Three Threads from the Bipolar Fabric of Life

Understanding contributions of mood, environment and personality upon bipolarity

Posted Dec 05, 2018

For those living with bipolar disorder, the first few years post-diagnosis can be some of the most difficult in terms of one's relationship to the disorder. Beyond the necessity of initial symptom management, the process of accepting and coming to terms with the reality of one’s bipolar disorder is among the more difficult tasks to be faced.

For most this is a gradual process. Two years post-diagnosis individuals are usually more accepting than they were on day one. At five years, there's generally a stronger degree of positive adaptation, and so it goes throughout one’s future with the illness; though certainly, there are those whose struggles to find acceptance can be ongoing.

For those who do strive to live well with bipolar disorder, there are significant challenges that lie beyond issues of acceptance. A salient one involves learning to identify the unique symptom pattern of one’s own illness.  

If I were to ask the newly diagnosed person, "What do your bipolar symptoms look like?" he or she may not yet know the answer. However, several years into the illness, that same individual will have a much more textured sense of how mood instability is experienced across the mood continuum.

If you look at the American Psychiatric Association's Diagnostic and Statistical Manual 5, you’ll find a broad list of symptoms that typically present during major depression, hypomania, and manic mood episodes. But these aren’t person-specific. Elevated energy doesn’t describe what “your” elevated energy is like. The same applies to symptoms such as racing thoughts, distractibility, increased goal-directed activity, impulsivity, irritability, etc. These are very general terms. Only you will be able to identify your unique and specific bipolar symptom set.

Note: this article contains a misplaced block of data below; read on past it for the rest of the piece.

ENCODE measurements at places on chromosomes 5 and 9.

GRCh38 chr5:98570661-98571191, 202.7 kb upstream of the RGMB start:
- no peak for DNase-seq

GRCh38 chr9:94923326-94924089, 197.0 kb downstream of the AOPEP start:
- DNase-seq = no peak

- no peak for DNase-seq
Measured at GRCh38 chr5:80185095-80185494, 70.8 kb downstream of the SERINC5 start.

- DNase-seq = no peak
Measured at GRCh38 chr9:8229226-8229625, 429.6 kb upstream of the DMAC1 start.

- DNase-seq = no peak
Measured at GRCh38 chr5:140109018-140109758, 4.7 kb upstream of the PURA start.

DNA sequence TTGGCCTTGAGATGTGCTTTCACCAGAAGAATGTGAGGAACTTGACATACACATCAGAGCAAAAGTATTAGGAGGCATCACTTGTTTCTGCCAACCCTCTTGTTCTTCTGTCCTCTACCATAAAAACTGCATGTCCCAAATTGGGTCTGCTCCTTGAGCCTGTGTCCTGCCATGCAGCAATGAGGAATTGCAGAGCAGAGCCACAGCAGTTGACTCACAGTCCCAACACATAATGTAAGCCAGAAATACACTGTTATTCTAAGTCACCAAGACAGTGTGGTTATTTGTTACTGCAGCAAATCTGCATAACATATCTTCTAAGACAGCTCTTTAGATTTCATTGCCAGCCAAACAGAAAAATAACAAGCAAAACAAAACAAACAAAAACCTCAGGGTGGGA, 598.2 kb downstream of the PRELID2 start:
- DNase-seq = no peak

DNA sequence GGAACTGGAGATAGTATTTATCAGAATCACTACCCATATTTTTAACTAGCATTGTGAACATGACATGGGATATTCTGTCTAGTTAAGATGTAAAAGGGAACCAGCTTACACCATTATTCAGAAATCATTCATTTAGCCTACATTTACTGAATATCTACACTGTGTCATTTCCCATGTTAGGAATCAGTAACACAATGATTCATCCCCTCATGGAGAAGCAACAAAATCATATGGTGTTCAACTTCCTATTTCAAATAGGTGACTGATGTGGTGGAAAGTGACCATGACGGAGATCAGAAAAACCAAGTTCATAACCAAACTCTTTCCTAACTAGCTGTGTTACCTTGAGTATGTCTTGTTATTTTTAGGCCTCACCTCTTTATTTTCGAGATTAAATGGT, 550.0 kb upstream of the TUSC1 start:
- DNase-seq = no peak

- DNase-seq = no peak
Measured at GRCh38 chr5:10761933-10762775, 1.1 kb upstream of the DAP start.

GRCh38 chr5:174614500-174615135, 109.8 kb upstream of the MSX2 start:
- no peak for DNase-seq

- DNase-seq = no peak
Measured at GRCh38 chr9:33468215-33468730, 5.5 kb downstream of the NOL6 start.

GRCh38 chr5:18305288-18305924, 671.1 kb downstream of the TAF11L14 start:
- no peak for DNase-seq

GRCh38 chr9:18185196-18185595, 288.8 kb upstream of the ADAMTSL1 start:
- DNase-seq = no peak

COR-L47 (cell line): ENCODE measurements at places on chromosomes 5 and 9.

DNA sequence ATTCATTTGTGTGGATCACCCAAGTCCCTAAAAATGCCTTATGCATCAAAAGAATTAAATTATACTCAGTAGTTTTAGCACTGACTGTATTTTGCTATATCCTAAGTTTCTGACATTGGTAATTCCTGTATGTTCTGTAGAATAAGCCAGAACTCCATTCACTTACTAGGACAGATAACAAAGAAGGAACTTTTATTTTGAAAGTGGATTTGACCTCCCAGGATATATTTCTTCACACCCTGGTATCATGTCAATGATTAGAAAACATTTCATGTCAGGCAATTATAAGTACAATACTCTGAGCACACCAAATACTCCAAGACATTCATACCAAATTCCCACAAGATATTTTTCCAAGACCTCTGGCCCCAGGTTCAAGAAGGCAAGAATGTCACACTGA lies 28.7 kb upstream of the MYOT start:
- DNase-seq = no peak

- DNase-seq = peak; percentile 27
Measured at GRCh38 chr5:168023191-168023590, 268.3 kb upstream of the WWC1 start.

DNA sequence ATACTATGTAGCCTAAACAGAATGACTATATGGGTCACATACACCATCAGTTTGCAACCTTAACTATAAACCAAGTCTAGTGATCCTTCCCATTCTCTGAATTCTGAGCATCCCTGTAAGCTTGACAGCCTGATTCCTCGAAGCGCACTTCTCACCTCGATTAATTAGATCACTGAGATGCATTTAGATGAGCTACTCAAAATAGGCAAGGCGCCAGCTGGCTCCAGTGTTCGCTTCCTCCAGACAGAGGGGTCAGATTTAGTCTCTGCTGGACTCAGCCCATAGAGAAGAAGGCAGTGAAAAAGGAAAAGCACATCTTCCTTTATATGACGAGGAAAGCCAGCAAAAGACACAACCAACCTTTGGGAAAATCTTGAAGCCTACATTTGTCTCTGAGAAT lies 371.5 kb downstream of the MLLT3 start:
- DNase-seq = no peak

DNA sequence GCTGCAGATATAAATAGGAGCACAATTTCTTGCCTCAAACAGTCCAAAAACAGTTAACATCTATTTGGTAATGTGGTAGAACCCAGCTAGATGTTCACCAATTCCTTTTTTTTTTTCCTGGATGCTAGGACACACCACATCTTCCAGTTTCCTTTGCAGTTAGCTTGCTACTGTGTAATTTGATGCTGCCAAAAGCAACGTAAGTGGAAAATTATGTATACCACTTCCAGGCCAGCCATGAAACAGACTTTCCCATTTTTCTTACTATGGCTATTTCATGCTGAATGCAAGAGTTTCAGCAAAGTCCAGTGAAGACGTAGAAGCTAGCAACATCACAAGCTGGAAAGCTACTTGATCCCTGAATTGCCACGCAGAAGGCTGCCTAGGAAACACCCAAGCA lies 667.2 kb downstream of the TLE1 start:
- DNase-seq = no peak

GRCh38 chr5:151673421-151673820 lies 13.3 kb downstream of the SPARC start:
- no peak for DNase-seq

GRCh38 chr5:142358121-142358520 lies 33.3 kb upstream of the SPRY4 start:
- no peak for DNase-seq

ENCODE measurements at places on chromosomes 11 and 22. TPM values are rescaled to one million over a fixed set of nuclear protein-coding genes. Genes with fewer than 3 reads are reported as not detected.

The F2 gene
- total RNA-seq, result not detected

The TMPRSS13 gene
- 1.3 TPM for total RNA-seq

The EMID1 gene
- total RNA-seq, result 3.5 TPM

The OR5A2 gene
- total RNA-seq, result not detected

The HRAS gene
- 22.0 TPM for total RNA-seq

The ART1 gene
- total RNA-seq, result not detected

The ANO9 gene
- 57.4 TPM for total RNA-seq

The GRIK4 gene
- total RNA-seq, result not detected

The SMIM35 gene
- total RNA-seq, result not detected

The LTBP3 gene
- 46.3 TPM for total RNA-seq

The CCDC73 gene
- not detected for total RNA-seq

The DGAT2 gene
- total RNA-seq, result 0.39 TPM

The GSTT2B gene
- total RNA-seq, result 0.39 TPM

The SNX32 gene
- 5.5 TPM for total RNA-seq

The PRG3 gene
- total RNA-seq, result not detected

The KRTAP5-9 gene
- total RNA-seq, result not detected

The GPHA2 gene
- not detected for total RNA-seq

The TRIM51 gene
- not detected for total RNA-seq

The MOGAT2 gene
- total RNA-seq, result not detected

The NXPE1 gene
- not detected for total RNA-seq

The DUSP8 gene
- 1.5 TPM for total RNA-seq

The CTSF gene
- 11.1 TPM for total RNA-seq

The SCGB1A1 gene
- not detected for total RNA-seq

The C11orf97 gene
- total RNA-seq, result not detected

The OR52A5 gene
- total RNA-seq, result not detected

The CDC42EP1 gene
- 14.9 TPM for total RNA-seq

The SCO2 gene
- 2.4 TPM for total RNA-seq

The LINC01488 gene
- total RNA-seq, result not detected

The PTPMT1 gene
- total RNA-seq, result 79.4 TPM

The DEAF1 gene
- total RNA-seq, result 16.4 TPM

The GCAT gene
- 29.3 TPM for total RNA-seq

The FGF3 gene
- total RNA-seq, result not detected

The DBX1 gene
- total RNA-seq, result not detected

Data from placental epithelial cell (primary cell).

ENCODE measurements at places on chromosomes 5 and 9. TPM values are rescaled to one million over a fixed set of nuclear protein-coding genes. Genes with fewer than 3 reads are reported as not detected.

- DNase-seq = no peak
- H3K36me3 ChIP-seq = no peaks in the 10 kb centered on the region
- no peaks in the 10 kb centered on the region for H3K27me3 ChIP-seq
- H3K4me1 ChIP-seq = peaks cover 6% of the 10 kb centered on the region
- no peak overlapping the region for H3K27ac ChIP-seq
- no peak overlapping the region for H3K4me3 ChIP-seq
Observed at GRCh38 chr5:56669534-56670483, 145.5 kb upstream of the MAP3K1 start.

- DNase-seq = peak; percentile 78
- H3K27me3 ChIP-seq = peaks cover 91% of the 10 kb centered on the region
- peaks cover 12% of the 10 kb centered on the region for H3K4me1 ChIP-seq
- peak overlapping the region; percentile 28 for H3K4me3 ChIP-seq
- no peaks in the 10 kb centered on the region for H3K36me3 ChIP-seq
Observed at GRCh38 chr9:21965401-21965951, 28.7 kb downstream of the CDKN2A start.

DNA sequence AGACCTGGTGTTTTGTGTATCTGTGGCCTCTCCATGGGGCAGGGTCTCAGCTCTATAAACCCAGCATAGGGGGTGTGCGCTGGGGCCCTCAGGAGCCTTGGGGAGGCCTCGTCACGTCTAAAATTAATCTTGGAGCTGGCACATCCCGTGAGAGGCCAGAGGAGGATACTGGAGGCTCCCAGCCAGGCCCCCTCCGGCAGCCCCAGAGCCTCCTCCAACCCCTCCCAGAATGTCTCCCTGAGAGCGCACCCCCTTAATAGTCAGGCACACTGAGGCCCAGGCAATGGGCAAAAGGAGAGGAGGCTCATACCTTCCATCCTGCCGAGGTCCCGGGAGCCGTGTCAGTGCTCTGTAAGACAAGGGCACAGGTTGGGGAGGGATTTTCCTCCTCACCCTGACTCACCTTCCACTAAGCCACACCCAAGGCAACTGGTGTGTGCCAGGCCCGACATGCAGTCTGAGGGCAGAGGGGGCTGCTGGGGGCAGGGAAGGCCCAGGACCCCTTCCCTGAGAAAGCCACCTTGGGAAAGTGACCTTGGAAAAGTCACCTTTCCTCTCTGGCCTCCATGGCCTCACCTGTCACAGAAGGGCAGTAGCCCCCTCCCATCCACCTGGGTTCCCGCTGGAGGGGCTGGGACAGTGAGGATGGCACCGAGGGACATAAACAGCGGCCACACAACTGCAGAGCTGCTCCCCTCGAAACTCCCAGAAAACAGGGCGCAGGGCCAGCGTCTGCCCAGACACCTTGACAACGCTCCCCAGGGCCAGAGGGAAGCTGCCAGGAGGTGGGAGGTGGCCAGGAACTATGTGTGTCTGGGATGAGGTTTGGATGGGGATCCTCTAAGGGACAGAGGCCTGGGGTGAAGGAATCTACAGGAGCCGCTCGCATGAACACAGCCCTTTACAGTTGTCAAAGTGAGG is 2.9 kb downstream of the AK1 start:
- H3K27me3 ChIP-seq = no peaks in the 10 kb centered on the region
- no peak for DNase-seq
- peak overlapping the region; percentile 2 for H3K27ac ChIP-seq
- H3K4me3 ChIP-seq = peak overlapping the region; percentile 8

Why is it so important to be able to identify one’s own bipolar symptoms? If signs of symptom onset are noted early enough, individuals are more able to take necessary steps towards addressing emerging symptoms that may herald mood destabilization. Once early symptoms progress beyond mild to moderate acuity it becomes more difficult to get back to baseline. If increased energy, strong optimism and lessened need for sleep are early signs of one’s emerging hypomania, then their presence should serve as an alert — "a call to action," so that one can take steps to limit the impact of a mood shift.    

A very different reason for improving one’s awareness of mood symptoms involves the importance of distinguishing that which reflects one's bipolarity vs that which reflects mood and thought processes that are separate and distinct from one’s bipolarity. 

For those who are relatively new to the bipolar landscape, a predictable response to this last statement may be something like... “you mean, my bipolar illness isn’t the cause of most of my difficulties?” The answer here, for many, is … probably not. It’s just one of three different threads that combine to make up the fabric of a bipolar life. 

Bipolar disorder creates shifts in mood, energy, emotions, thought processes and behaviors.  Sometimes these shifts occur without any situational precipitants. They just seem to come out of nowhere. It's difficult to see any clear causal relationships between what's happening on the outside vs what's happening internally. In fact, this is one of the key features that differentiates bipolarity from several other disorders. Simply put, the bipolar brain sometimes has difficulty maintaining continuous stable mood. This is the first, and the most essential, of the three threads associated with bipolarity. 

A second thread involves the strong influence of personality, an area I perceive as receiving inadequate attention throughout much of the bipolar literature.